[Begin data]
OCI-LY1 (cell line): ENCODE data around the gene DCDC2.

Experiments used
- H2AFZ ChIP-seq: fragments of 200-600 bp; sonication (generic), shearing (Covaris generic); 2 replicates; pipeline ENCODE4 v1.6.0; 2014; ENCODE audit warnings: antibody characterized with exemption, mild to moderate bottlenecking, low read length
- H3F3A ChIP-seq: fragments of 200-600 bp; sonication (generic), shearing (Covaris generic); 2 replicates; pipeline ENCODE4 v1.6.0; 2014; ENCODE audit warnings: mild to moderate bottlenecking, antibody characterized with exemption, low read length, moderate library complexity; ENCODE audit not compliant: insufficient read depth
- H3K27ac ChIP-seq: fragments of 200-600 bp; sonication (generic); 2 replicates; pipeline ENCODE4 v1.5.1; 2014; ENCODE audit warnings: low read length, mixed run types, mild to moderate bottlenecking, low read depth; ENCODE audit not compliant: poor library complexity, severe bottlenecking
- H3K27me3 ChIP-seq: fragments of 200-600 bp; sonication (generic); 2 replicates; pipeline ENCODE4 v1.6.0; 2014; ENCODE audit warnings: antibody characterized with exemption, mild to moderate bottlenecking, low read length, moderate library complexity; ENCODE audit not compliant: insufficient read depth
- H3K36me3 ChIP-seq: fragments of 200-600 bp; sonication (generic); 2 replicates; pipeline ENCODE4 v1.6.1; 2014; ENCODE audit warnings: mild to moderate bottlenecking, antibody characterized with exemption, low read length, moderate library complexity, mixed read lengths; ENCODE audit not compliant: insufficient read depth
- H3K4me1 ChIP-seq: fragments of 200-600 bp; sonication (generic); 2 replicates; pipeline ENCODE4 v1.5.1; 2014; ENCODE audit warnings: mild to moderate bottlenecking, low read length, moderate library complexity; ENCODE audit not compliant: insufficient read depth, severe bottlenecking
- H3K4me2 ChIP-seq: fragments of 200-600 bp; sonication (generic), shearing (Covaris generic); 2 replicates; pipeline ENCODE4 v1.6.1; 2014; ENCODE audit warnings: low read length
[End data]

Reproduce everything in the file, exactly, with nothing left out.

OCI-LY1 (cell line): ENCODE data around the gene DCDC2.

Experiments used
- H2AFZ ChIP-seq: fragments of 200-600 bp; sonication (generic), shearing (Covaris generic); 2 replicates; pipeline ENCODE4 v1.6.0; 2014; ENCODE audit warnings: antibody characterized with exemption, mild to moderate bottlenecking, low read length
- H3F3A ChIP-seq: fragments of 200-600 bp; sonication (generic), shearing (Covaris generic); 2 replicates; pipeline ENCODE4 v1.6.0; 2014; ENCODE audit warnings: mild to moderate bottlenecking, antibody characterized with exemption, low read length, moderate library complexity; ENCODE audit not compliant: insufficient read depth
- H3K27ac ChIP-seq: fragments of 200-600 bp; sonication (generic); 2 replicates; pipeline ENCODE4 v1.5.1; 2014; ENCODE audit warnings: low read length, mixed run types, mild to moderate bottlenecking, low read depth; ENCODE audit not compliant: poor library complexity, severe bottlenecking
- H3K27me3 ChIP-seq: fragments of 200-600 bp; sonication (generic); 2 replicates; pipeline ENCODE4 v1.6.0; 2014; ENCODE audit warnings: antibody characterized with exemption, mild to moderate bottlenecking, low read length, moderate library complexity; ENCODE audit not compliant: insufficient read depth
- H3K36me3 ChIP-seq: fragments of 200-600 bp; sonication (generic); 2 replicates; pipeline ENCODE4 v1.6.1; 2014; ENCODE audit warnings: mild to moderate bottlenecking, antibody characterized with exemption, low read length, moderate library complexity, mixed read lengths; ENCODE audit not compliant: insufficient read depth
- H3K4me1 ChIP-seq: fragments of 200-600 bp; sonication (generic); 2 replicates; pipeline ENCODE4 v1.5.1; 2014; ENCODE audit warnings: mild to moderate bottlenecking, low read length, moderate library complexity; ENCODE audit not compliant: insufficient read depth, severe bottlenecking
- H3K4me2 ChIP-seq: fragments of 200-600 bp; sonication (generic), shearing (Covaris generic); 2 replicates; pipeline ENCODE4 v1.6.1; 2014; ENCODE audit warnings: low read length